20 May 2020
- We continue to record signs of supply contraction upstream and the market is trying to price this relatively recent development in. There are also signs that inventory accumulation is starting to ease off. Once the storage situation is resolved (excess inventory absorbed by the downstream demand), we expect the prices to reflect more closely the newly established equilibrium. We will caution that the market is unlikely to experience rapid drop of inventory due to weak recovery in downstream demand and favorable Cash & Carry Arbitrage.
- The economic activity in Asia, Europe and even USA is gradually rebounding but this is happening from a very low base. Regardless, we see more refinery operating capacity coming back online to satisfy the come back of downstream demand. It is unclear to us if this rebound is due to genuine come back of demand or the economies are adjusting to the “new normal” and finding ways to somehow operate within the constraints of this “new normal”.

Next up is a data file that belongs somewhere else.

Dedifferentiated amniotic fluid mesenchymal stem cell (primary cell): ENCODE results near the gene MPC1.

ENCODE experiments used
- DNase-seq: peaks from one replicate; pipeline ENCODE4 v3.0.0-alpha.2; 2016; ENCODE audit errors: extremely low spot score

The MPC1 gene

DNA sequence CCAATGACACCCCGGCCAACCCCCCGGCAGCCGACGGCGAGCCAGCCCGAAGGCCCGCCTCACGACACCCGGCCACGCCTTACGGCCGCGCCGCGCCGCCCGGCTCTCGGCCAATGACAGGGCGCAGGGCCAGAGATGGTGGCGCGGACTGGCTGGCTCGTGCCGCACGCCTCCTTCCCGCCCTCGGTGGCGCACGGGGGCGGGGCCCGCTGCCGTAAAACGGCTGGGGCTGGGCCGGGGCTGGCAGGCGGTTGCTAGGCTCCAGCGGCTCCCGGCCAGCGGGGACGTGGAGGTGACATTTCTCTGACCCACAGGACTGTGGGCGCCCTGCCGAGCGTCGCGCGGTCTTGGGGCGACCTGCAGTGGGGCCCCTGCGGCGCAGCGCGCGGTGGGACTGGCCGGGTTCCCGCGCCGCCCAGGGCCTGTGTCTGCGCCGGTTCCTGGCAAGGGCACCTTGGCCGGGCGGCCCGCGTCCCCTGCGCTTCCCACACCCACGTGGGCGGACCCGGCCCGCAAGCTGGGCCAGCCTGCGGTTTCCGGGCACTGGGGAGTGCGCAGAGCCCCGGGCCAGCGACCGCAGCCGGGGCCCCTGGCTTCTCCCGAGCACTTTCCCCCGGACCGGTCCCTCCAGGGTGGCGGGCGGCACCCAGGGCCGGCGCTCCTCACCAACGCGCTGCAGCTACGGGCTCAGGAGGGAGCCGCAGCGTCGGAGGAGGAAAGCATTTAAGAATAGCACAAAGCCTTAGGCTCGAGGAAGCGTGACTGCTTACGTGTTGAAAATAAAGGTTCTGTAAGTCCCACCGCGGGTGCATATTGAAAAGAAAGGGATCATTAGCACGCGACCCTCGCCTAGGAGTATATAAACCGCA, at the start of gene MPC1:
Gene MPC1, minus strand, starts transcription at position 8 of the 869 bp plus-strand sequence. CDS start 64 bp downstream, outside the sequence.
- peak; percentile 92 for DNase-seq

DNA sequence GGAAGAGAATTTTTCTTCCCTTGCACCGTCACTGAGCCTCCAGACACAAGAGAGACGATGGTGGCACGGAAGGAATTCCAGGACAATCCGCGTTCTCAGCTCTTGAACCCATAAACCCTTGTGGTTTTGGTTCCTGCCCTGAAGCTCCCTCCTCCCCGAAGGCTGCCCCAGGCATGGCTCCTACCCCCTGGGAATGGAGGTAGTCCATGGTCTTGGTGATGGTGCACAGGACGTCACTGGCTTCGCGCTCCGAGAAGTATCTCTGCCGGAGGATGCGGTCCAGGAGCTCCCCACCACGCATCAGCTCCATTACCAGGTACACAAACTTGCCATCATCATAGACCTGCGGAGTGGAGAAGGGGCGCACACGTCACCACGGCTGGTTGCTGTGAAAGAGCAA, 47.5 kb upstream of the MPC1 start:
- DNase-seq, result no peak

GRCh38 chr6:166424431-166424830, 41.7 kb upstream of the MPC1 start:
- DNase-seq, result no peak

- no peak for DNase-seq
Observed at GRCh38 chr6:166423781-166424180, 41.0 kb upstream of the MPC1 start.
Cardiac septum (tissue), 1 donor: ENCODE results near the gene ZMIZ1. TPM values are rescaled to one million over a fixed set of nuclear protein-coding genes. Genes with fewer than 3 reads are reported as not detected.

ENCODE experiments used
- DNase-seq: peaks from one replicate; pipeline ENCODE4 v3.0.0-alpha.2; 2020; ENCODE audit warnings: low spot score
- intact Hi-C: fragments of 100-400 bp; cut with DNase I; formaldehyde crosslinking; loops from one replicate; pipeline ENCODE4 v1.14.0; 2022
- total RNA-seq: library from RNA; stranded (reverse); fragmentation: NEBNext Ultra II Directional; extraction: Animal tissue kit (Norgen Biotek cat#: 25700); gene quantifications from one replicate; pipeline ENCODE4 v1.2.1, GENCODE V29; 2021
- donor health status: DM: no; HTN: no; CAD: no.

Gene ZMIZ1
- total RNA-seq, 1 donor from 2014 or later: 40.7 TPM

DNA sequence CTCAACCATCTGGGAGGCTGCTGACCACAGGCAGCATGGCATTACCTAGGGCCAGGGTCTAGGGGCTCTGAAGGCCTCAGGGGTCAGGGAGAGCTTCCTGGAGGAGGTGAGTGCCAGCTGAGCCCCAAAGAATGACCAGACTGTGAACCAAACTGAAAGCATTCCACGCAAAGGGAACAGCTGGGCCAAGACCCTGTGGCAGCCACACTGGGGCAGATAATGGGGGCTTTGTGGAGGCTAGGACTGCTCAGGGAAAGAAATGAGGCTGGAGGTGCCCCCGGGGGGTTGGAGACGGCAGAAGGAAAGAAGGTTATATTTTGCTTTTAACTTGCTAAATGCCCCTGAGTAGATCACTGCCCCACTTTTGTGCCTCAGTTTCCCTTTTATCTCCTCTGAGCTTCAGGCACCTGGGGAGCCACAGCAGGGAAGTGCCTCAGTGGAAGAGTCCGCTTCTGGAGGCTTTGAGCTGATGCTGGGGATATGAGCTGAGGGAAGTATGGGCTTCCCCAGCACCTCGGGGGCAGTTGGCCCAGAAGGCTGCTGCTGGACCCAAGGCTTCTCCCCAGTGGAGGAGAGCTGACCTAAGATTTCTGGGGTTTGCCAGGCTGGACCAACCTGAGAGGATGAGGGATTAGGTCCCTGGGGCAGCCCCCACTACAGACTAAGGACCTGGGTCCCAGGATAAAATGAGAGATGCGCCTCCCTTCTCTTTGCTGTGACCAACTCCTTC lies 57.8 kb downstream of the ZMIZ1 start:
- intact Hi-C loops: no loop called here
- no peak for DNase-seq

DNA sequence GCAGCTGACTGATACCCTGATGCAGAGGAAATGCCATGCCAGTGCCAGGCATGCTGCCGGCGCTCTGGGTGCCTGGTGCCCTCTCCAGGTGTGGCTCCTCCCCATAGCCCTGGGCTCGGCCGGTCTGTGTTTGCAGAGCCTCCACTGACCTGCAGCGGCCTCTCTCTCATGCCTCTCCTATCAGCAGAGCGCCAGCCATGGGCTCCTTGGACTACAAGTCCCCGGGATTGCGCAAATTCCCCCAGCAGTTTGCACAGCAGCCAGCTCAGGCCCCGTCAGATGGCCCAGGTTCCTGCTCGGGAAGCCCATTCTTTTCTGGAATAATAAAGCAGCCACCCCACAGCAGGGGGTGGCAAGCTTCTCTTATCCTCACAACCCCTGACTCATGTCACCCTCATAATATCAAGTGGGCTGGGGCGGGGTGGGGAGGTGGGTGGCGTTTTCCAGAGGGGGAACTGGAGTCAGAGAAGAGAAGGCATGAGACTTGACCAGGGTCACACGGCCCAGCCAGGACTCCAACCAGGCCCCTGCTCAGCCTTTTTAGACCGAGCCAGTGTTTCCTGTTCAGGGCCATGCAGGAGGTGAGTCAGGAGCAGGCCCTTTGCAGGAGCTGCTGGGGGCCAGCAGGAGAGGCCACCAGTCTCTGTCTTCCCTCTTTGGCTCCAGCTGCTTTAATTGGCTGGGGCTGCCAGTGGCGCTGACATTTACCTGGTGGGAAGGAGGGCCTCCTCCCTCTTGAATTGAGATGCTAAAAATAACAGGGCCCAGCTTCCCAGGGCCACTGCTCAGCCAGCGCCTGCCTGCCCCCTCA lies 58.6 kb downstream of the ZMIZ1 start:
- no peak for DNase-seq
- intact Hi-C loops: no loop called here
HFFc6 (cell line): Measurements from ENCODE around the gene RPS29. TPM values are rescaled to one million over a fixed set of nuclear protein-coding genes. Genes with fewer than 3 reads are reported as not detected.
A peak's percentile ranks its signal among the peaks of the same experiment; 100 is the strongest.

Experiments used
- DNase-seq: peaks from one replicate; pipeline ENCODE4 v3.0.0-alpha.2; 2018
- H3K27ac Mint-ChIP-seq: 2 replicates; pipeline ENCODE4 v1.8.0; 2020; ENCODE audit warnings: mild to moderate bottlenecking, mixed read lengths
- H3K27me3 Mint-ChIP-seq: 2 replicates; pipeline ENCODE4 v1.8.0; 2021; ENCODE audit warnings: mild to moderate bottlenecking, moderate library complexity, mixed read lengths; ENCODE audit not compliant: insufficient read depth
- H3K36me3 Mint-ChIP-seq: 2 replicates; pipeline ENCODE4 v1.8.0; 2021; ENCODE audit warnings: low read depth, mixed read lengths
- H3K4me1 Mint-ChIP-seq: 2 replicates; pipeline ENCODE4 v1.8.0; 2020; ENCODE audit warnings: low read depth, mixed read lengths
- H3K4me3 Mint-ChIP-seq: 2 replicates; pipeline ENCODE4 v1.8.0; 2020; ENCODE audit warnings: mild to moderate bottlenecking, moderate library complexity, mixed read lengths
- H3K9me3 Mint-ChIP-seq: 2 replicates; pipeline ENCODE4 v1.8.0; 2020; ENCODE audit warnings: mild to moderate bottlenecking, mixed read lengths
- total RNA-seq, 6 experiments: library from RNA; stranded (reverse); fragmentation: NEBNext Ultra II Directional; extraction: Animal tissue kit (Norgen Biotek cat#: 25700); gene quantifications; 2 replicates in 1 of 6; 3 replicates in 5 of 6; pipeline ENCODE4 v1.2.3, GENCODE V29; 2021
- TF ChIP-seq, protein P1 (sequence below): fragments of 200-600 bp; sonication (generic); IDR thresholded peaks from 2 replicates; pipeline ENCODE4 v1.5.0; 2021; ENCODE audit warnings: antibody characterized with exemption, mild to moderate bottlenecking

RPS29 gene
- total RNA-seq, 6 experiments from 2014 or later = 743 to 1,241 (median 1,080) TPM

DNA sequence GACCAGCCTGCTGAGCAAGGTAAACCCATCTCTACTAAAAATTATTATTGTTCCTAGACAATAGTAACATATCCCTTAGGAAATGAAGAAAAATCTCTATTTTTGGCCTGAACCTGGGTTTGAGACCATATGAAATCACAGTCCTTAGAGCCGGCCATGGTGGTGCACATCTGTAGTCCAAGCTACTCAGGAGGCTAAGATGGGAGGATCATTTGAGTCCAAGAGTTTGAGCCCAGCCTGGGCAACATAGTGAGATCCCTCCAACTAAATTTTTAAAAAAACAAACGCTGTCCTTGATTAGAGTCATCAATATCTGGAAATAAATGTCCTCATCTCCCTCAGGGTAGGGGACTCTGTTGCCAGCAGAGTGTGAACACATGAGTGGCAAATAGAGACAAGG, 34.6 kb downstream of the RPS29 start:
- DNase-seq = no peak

- The macro environment for crude oil remains bearish in the short-term. This is largely down to the negative demand shock experienced in recent months. Last time we wrote: “…the forward-looking nature of the futures market suggests that soon there will be an attempt to price in the return of the pent-up demand.” A considerable part of this price-in effort is now complete with oil (Brent) at $35. One of the most important components in our proprietary systematic fundamental model remains the Currency Impact Index. The data continues to suggest that further improvement in demand is likely on the back of rising purchasing power of oil consumers.